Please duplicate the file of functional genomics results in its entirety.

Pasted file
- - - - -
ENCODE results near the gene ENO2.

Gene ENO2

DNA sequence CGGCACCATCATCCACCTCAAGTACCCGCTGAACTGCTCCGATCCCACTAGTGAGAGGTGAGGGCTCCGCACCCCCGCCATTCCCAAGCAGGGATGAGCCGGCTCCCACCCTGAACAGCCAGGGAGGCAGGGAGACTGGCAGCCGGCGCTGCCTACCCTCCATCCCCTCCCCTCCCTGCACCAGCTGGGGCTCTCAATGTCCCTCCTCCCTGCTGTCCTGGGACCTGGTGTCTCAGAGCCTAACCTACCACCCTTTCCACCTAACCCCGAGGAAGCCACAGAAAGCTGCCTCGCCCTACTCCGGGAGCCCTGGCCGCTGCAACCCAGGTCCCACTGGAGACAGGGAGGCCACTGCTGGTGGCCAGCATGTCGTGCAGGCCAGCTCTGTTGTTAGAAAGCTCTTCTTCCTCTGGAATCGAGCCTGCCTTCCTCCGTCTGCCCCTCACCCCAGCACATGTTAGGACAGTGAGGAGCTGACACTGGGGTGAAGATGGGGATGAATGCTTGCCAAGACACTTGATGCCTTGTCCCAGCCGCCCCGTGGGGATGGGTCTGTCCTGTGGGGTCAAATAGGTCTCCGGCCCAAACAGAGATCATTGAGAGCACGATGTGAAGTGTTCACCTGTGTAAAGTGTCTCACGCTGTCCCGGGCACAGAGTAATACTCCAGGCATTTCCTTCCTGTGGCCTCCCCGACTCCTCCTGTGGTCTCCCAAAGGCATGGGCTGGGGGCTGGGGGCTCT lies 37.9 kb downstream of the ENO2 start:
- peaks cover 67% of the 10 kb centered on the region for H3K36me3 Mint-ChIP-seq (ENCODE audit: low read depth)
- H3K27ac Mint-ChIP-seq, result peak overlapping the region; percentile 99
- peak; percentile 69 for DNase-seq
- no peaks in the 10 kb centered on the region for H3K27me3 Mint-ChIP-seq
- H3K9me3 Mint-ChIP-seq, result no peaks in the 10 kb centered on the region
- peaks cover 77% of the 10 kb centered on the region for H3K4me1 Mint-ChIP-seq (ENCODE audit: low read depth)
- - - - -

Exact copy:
ENCODE results near the gene ENO2.

Gene ENO2

DNA sequence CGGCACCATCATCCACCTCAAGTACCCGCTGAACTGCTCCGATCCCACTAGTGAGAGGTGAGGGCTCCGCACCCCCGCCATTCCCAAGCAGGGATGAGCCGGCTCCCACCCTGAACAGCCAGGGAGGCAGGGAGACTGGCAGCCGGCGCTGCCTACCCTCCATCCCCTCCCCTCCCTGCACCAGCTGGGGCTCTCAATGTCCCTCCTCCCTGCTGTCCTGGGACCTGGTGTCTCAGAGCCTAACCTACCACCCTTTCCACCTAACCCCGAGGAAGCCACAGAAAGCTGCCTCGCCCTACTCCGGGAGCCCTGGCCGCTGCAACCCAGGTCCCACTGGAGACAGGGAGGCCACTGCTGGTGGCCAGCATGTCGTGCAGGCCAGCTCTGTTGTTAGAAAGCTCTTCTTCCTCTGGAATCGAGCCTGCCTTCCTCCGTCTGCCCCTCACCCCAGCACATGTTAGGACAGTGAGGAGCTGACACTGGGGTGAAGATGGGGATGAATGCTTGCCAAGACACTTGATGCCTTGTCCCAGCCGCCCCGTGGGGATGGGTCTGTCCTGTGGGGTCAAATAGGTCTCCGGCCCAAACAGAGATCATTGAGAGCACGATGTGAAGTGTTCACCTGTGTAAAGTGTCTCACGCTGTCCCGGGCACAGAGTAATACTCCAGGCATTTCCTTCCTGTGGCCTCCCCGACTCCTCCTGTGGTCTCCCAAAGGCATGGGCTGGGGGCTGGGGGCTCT lies 37.9 kb downstream of the ENO2 start:
- peaks cover 67% of the 10 kb centered on the region for H3K36me3 Mint-ChIP-seq (ENCODE audit: low read depth)
- H3K27ac Mint-ChIP-seq, result peak overlapping the region; percentile 99
- peak; percentile 69 for DNase-seq
- no peaks in the 10 kb centered on the region for H3K27me3 Mint-ChIP-seq
- H3K9me3 Mint-ChIP-seq, result no peaks in the 10 kb centered on the region
- peaks cover 77% of the 10 kb centered on the region for H3K4me1 Mint-ChIP-seq (ENCODE audit: low read depth)